Somaliland: Interior Announces 18 May Commemoration Will not be Forwarded

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His Excellency the Minister for Interior of the Republic of Somaliland, Mohamed Kahin Ahmed, announced today that the yearly 18 May commemoration will not be forwarded as has been bandied around for some days now.

The Minister’s announcement brings to end speculation which promoted that the government planned to bring the festivities some 12 days or so ahead of its day.

Speaking to the media said, the Minister said, “we have considered the possibility but we found that bringing the usual 18 May anniversary observation forward to more than 12 days was infeasible”.

The Minister recalled that the day was commemorated a day earlier last year attracting ridicule from critics.

“Ramadan,” he said “will begin on 6 May – twelve days before the 18th. That is a long way off. Consequently, we decided that the parades and related festivities will happen on the 18th even though it is Ramadan – the Muslim holy month of fasting”.

Minister Kahin called on all regional and districts officials to regulate traffic on that day and impress on the over-zealous younger generations raucously observing the day by driving around in overcrowded vehicles honking, to respect the fasting public.

Other members of the preparatory committee he heads include:

        1. The Minister of Information
        2. The Minister for Public Works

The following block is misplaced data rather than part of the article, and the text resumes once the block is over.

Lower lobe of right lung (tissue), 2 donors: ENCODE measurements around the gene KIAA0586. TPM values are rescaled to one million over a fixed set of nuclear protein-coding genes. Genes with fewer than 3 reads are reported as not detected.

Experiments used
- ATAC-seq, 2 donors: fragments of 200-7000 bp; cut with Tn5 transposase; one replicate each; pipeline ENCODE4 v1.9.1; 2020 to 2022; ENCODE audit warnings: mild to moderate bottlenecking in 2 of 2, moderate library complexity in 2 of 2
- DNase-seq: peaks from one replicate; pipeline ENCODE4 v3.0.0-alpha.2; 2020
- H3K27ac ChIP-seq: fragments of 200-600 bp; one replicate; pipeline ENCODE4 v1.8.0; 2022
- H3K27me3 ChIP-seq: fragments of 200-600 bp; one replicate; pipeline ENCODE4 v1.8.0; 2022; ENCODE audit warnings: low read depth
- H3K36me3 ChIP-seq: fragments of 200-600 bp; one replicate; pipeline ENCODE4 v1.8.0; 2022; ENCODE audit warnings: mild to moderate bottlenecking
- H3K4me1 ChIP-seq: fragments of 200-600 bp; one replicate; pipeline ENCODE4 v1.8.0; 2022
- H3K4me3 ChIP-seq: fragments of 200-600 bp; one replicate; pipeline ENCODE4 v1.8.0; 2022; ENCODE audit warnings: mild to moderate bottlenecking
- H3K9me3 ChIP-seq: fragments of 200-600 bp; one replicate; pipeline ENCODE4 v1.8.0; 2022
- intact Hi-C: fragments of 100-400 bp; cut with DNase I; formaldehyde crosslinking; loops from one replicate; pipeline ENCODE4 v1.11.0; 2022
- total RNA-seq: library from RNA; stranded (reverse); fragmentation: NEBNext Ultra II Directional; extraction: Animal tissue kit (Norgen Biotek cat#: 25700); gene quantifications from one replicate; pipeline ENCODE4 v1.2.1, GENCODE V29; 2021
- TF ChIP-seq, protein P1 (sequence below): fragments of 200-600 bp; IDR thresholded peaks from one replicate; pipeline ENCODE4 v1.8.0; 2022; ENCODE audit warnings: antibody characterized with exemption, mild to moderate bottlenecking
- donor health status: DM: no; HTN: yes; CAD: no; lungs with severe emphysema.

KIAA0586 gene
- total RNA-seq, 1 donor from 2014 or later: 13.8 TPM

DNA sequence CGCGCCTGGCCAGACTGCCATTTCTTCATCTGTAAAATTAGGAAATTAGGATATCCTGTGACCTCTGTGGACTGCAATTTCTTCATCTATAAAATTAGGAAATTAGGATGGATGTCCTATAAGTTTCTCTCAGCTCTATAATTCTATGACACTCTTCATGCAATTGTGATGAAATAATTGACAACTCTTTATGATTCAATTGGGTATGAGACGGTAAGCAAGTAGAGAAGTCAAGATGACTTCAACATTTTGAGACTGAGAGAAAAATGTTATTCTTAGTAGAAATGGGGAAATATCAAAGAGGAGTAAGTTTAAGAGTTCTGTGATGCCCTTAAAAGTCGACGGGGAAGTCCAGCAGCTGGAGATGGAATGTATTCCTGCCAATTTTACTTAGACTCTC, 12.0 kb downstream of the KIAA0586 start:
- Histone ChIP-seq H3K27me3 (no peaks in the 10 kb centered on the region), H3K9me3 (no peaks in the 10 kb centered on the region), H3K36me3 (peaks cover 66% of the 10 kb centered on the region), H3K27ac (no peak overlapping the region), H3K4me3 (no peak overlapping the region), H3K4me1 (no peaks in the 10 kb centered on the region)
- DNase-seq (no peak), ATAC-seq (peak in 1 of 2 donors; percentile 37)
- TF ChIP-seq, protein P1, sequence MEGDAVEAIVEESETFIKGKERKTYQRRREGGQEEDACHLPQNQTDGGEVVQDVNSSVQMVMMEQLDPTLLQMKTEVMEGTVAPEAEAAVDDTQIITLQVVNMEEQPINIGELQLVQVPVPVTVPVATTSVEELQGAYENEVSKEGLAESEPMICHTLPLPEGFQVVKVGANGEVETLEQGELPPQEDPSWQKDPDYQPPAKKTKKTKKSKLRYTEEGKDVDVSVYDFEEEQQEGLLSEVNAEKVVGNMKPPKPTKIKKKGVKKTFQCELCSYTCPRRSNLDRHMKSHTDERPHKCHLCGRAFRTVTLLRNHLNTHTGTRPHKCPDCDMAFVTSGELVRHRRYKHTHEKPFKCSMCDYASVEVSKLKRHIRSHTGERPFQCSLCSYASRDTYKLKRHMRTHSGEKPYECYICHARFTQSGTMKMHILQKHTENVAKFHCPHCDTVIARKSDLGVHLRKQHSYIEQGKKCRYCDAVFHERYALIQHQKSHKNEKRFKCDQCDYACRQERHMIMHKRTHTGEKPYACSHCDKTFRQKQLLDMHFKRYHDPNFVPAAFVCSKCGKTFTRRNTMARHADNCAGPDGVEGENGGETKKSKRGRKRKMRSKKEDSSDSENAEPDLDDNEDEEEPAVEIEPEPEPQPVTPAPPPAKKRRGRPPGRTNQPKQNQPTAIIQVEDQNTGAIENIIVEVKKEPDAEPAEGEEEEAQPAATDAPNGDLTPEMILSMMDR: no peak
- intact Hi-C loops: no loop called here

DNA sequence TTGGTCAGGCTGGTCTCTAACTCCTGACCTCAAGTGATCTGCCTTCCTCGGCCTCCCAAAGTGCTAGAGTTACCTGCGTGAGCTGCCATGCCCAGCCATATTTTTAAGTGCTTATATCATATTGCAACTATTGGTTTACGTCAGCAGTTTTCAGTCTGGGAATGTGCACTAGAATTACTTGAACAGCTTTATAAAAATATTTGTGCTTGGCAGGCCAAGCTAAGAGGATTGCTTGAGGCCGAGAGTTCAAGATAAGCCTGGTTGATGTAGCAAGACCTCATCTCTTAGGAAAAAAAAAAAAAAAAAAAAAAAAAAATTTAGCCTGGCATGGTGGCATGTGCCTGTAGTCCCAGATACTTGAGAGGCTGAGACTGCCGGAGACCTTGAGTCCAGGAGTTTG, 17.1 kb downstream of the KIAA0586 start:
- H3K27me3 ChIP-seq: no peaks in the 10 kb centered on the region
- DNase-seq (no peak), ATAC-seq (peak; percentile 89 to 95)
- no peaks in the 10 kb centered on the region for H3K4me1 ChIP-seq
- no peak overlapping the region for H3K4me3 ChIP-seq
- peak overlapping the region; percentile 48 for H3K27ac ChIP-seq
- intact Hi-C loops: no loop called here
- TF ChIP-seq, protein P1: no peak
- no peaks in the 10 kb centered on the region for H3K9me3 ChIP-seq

3. The Minister of defense
        4. Vice Minister for Health
        5. Director General of the Presidency, and
        6. Mayor of Hargeisa

The Republic of Somaliland, even though it is yet to be officially recognized by the international community, has functioned as a de facto government since 18 May 1991. The proclamation to reclaim the independence it lost to a union with Italian Somalia, came after 30+ years of political strife, persecution, regional domination and pilferage of the former British Protectorate’s resources to build a domineering, shamelessly dominating South (Somalia). The idea of the Union was borne out of a planned unification of what was then called the ‘Five Somalias’ which the five-pronged white star at the center of the blue flag represented.

Somalilanders attempted to wrench back their internationally recognized but short (five days) sovereignty in 1961 in an unsuccessful military coup. A referendum which followed was not confined but intentionally included the more populous South. The outcome was as planned: Former Protectorate regions largely voted ‘Naye’ to the union, where Italian South roared ‘Yes’ – even though the destiny to be decided was not theirs.

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